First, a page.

Jacobs said that sicknesses recorded around test sites could be caused by many factors other than radiation. “When the sickness is from the widespread dispersal of alpha emitters, it is almost impossible to say they were caused by exposures to radiation,” he said. “The only way that is done is by doing very long term statistical comparisons with similar populations in areas away from nuclear test sites, and so this can take 50 years or more.’’

Jacobs has noted a typically rises in thyroid cancer, stomach and bowel cancer, lung cancer, colon cancer, leukemia and also many types of immune system disorders, occurring in the communities living around nuclear test sites including the ones in Marshal Islands, site of the largest nuclear weapons ever tested by the United States.

Epidemiological test

But in the absence of an epidemiological study in Pokhran – a study of patterns, causes, and effects of health and disease conditions in defined populations over a period of time – it is difficult to establish whether radiation exposure is the cause of cancer in these villages, said MV Ramanna, a physicist at the Princeton University’s Nuclear Futures Laboratory and Program on Science and Global Security, who himself has described numerous examples of the health impact of nuclear activity in his books.

“We cannot just look at an individual cancer victim and determine it is due to radiation,” he said, pointing out that cancers also occur due to natural causes and through exposure to carcinogens. “The Department of Atomic Energy has the necessary technical infrastructure to do the radioactive pathway analysis and there is a need to undertake this study.’’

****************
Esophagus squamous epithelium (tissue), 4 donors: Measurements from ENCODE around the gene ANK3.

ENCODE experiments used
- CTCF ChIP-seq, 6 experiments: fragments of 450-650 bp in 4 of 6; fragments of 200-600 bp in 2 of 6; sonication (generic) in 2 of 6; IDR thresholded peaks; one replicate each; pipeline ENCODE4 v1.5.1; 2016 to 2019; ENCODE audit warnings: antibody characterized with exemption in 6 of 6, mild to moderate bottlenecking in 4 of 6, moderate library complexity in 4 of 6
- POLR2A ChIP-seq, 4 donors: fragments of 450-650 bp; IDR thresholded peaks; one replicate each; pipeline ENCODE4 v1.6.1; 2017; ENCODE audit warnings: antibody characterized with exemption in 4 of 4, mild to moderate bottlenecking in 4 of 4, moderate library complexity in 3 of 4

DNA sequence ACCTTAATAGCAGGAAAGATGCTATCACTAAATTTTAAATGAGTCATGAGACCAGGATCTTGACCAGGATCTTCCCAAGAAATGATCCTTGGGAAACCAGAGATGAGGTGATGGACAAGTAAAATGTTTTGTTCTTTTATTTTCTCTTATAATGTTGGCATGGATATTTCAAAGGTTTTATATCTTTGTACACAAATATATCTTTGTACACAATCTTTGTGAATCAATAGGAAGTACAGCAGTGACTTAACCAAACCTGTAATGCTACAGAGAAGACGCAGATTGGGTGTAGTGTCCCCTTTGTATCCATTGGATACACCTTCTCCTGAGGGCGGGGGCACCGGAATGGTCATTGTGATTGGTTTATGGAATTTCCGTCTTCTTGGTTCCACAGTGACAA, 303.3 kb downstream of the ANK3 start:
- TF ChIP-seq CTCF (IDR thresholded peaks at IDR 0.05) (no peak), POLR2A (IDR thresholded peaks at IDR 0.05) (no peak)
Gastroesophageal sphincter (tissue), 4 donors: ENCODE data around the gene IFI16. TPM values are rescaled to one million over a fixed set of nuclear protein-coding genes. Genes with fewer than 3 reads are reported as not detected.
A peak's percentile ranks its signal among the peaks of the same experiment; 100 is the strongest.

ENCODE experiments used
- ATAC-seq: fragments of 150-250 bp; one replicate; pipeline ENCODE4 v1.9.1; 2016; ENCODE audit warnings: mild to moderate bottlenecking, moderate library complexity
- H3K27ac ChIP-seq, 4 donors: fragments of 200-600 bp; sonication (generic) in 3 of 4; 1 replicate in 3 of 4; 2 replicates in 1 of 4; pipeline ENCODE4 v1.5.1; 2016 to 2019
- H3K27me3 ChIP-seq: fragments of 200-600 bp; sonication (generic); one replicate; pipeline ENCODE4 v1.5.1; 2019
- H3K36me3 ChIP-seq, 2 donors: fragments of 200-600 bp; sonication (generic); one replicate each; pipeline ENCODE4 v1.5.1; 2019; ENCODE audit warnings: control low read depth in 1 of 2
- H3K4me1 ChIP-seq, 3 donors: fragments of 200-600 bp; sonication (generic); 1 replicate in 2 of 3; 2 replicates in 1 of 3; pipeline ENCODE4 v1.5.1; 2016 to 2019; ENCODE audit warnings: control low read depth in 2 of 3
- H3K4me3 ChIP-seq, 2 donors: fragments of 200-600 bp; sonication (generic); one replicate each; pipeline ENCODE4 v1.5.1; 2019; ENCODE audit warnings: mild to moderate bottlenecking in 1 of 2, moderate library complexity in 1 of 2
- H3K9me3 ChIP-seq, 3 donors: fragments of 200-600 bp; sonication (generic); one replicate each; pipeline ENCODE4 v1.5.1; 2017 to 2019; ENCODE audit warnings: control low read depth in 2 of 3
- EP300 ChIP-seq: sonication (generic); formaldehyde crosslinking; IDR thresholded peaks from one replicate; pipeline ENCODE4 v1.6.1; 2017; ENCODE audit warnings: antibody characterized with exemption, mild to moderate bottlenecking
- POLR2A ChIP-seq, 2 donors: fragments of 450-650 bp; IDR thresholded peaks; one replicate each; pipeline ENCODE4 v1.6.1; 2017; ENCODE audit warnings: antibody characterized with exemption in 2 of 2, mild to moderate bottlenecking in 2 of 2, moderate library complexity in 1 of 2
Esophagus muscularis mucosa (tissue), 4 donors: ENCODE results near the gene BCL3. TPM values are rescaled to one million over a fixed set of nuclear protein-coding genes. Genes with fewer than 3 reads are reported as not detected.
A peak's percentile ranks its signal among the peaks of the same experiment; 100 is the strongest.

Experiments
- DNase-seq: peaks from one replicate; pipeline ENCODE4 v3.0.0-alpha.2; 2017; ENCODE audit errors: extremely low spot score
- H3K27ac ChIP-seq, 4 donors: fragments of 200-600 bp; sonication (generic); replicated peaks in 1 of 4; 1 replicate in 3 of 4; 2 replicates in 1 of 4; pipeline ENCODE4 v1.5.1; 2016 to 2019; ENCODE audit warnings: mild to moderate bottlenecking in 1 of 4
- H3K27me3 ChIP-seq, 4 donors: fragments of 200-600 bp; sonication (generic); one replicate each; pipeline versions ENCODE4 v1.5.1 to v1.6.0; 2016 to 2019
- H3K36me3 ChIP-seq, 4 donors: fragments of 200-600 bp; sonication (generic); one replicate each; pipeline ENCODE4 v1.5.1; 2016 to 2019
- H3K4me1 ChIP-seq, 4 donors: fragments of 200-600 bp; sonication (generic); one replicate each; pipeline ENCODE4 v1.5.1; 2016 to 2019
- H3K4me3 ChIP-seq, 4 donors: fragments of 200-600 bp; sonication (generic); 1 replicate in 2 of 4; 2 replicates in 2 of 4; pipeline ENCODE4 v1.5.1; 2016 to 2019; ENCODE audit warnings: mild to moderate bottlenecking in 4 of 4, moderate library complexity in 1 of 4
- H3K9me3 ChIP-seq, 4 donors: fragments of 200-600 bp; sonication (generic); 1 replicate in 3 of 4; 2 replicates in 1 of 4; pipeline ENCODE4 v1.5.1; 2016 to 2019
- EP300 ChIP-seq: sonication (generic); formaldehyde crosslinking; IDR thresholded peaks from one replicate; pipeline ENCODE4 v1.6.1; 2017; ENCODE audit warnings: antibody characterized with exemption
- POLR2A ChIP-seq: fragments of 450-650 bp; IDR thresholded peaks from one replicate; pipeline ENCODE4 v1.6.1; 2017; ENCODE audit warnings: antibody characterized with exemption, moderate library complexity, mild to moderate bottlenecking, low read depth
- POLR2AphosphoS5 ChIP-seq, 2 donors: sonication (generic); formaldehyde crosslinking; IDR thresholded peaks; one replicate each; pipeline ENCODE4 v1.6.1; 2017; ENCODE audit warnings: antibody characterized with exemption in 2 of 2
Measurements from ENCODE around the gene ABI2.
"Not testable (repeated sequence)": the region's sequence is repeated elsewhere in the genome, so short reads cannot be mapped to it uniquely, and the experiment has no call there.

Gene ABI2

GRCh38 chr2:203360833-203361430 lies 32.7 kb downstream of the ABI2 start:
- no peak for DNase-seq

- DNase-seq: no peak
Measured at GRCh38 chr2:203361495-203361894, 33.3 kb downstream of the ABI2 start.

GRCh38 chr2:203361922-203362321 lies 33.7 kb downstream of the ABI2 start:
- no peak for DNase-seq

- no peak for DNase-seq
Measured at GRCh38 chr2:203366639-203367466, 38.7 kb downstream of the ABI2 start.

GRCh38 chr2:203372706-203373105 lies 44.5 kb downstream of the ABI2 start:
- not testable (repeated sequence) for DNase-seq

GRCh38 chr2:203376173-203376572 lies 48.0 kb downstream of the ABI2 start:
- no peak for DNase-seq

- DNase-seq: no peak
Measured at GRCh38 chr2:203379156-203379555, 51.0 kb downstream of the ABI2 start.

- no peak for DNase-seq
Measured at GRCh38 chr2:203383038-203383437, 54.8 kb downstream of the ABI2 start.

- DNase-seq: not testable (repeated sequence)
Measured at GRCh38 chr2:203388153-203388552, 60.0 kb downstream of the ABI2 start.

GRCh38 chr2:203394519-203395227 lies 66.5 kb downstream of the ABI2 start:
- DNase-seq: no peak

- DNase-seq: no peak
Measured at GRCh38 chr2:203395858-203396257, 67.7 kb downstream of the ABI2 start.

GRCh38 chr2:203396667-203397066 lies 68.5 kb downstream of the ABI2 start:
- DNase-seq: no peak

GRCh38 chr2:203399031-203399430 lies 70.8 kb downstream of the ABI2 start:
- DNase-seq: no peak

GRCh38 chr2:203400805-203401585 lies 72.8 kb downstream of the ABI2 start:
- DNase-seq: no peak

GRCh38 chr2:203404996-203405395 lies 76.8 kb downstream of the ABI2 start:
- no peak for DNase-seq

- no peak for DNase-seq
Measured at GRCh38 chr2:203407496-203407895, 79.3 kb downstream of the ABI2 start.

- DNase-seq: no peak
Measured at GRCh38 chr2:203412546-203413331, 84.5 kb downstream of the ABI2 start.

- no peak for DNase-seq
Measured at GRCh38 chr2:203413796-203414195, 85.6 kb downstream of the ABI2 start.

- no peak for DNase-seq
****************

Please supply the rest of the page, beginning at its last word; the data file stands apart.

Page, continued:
At present, the DAE measures radiation level around the Pokhran test site twice in a year.  It claims that the levels have been normal since the 1974 explosion, so it has never studied the risk of health fallout in Pokhran. “In all these years, the radiation levels have been normal in the background of the test site,” said SK Malhotra, the head of the department’s Public Awareness Division.

He added, “We have not found radiation level to be increased or at risk, so how can there be co-relation with the number of cancer cases.”

However, sceptics point out that studies at other nuclear test sites have revealed the presence of alpha emitters in radiological pathways such as plants, animals and groundwater, which indicate that humans are at risk too. But the DAE has never actually undertaken such studies.

The 2011 Fukushima Daiichi nuclear disaster in Japan, following the meltdown and radiation exposure from three nuclear reactors, led citizens to educate themselves about radiation, its effects and steps to minimise potential exposure. Groups such as Safecast are continuing to map the radiological hazards in Japan, where official government bodies have been lopsided. Jacobs said, such experiments need to begin in Pokhran. “If agencies or citizens groups were to do detailed mapping throughout the areas around Pokhran it may show a very different picture than the one being drawn by officials.”